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Balancing Work and your Special Needs Child

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  • Article summary:

    Juggling worklife and special-needs parenting can be a challenge. Here are tips to help you balance it all.

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Balancing Work and your Special Needs Child

Being a parent of a child with special needs - whether that means congenital heart problems, or life-threatening food allergies, or autism spectrum disorder - often means “more.” More doctor’s appointments. More medical aid hassles. More money spent. More meetings with teachers and school psychologists, and more situations where you must advocate for your child.

If you are having a hard time juggling work and special needs parenting, studies show you’re not alone. Alice Home, Professor Emeritus in the school of Social Work at the University of Ottawa studied 197 employed moms of kids with ADHD (many had additional disabilities such as autism). She found that 40 percent of these moms had switched jobs, reduced hours or refused promotions because of their intense parenting responsibilities.

Often, joining the workforce at all is impossible. Recently, 326 moms of kids with autism were surveyed in a study at Washington State University. Nearly three out of five of these moms had not taken a job because of their child’s special needs.

Whether you’re in the workforce or not, there are ways to keep your work skills and sanity strong. As the mom of two (now adult) children with ADHD, Home has both personal and professional expertise in this area - we asked her for advice about combining paid work and special needs parenting.

Ways moms of kids with special needs can stay in the paid workforce:
Having someone for crisis situations: Families that cope well have extended family (or friends) for backup. Childcare or after school care that will work with the family and will call if something goes wrong.
• Work flexibility such as telecommuting or having compressed work hours. 
Working part time with benefits with the option for full time work later on.
Having the option to “bank” hours and work them later if you have to leave work suddenly during a crisis with your child.
Being able to be open about your child at work. Having a supervisor and colleagues that will work with you.  

Tips for moms who are not in the workforce but want to stay employable:
• Attend career-related workshops to stay current and connected.
• Take courses
 Many can be done partially or fully online if you can’t leave your child.
• Keep learning
 Block out time each day for your own personal and professional development.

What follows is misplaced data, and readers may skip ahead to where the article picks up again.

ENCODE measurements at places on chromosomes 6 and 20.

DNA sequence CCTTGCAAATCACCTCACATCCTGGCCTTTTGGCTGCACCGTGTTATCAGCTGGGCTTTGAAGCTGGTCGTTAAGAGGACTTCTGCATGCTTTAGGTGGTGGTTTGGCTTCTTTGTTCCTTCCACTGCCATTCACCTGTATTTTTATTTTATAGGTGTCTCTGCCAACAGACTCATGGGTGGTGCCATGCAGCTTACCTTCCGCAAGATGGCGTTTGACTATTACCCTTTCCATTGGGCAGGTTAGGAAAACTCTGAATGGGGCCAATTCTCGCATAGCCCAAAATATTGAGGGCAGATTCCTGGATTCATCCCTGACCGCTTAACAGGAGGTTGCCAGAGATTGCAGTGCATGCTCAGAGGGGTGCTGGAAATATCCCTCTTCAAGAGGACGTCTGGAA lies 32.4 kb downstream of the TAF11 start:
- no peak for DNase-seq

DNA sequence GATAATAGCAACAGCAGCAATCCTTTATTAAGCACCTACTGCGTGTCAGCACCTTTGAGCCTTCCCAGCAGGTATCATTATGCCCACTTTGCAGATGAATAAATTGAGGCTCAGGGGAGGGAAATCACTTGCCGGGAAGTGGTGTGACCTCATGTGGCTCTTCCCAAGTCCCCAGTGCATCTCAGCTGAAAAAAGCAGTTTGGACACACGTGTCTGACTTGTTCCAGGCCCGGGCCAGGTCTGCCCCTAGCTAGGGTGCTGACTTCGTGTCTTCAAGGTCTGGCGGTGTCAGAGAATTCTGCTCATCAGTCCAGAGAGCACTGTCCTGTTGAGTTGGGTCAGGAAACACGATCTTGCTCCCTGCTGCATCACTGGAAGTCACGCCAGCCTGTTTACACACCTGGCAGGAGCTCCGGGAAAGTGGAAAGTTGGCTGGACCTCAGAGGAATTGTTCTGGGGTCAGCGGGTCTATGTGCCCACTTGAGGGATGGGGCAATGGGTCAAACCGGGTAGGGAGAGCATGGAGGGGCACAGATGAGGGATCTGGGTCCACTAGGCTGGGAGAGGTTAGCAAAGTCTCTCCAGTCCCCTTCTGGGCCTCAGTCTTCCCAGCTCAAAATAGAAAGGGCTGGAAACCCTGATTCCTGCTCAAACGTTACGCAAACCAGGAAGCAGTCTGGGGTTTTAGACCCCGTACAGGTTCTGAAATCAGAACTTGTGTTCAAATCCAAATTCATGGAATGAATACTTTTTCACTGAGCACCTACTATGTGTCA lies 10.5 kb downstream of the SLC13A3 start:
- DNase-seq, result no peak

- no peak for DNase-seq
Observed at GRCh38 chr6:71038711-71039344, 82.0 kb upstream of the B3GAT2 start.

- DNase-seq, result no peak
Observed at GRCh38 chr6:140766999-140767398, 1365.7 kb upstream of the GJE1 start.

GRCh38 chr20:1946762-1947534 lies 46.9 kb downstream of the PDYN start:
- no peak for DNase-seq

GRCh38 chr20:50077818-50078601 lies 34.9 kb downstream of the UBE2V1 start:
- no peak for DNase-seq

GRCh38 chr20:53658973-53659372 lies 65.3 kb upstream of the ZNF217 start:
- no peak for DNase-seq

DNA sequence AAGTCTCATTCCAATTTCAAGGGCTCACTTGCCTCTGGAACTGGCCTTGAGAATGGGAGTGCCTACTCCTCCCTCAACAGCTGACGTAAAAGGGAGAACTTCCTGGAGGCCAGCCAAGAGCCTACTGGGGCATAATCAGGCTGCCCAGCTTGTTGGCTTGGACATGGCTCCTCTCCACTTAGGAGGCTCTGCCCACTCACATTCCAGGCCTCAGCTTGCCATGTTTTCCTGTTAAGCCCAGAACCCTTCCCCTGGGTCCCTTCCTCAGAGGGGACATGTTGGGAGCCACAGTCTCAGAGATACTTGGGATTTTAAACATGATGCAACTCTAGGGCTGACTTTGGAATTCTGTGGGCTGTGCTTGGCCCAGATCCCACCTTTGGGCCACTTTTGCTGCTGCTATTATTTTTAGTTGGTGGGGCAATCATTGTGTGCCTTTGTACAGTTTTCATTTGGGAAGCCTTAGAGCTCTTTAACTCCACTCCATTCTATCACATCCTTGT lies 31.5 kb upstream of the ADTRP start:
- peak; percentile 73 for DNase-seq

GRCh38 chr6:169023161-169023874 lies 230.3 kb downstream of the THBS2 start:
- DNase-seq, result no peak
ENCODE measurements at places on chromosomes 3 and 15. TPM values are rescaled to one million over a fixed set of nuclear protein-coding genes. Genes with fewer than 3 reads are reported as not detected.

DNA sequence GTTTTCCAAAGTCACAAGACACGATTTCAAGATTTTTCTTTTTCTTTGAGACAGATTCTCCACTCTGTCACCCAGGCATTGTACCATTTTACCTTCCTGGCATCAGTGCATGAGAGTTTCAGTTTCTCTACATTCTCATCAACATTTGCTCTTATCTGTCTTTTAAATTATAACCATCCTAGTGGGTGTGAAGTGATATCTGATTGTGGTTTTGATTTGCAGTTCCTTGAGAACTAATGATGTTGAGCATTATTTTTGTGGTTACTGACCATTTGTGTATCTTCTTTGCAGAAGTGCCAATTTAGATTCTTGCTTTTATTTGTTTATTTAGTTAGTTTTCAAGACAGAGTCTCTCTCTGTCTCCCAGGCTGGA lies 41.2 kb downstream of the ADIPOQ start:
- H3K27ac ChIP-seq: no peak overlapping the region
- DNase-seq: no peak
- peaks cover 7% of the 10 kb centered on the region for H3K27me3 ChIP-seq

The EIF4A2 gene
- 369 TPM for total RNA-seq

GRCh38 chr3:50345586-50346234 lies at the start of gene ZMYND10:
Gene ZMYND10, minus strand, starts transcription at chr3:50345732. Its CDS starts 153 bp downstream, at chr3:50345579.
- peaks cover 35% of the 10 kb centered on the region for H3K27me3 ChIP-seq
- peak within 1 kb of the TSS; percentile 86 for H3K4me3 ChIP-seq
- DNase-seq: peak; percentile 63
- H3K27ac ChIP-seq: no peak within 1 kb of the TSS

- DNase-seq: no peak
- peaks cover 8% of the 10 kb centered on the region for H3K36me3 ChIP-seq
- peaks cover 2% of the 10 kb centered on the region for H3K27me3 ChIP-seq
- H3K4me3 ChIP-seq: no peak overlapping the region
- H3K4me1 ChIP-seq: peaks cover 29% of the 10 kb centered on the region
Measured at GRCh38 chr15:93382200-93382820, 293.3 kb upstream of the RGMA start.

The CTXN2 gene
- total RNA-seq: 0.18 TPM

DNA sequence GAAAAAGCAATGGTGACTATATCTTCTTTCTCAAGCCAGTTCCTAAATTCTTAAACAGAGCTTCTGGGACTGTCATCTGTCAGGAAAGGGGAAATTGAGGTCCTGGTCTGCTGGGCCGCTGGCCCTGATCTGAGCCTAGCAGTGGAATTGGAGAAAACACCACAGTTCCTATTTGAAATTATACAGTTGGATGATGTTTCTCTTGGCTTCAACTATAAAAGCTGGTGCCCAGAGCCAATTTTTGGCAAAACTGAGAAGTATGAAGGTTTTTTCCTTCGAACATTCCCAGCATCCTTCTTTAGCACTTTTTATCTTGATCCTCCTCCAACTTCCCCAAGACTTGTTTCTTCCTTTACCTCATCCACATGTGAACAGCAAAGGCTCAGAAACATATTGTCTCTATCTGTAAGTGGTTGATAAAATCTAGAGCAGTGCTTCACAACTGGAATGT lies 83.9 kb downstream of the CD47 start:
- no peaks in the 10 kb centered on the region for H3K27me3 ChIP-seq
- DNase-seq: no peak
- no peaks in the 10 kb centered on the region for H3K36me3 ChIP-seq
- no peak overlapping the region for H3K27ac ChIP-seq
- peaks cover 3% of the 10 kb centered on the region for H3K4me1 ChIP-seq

• If you volunteer with a disability organization, limit the amount of time you commit to it.
• Treat the volunteer work as a job 
Get letters documenting the volunteer work you do. (Some women, after establishing credibility as volunteers, get a grant to work part-time at a paid job with the organization.)
• Write down the skills you have developed while parenting your child (such as tutoring, nursing and advocacy), but be careful about what you include in your resume.

Ways employed moms can juggle paid work and special needs parenting:
It’s OK not to be supermom. Use all the resources available to you. If you have the option of a reduced load, use it. 

Adjust your expectations. 
Depending on the extent of the disability, you may not be able to advance to the same extent. We always feel like we should be doing more. 
Rather than thinking you always need to advance, you can see work as a way of achieving life balance.

Advice for moms transitioning back into the workplace:
If you have a partner, have a clear discussion about your division of labour.
Women tend to carry a huge load, special needs kids or not.
Write down parenting and home responsibilities and track what’s done - so if it’s not completed it’s their job, not yours.

Why moms of kids with special needs benefit from working:
Paid work prevents women from losing themselves.
It helps them realize parts of their identity outside of being a “special-needs mom.” Lots of women do this for mental health reasons - to have some balance in their lives.

Amy Baskin

I’m an award-winning freelance writer, copywriter, author and public speaker.  I’ve written about everything from curbing night snacks to coping with a grandparent’s dementia. As co-author of “More Than a Mom” , I connected with 500 parents of kids with special needs. Their stories are weaved together with research and practical advice, helping parents to live well while doing the best for their families.




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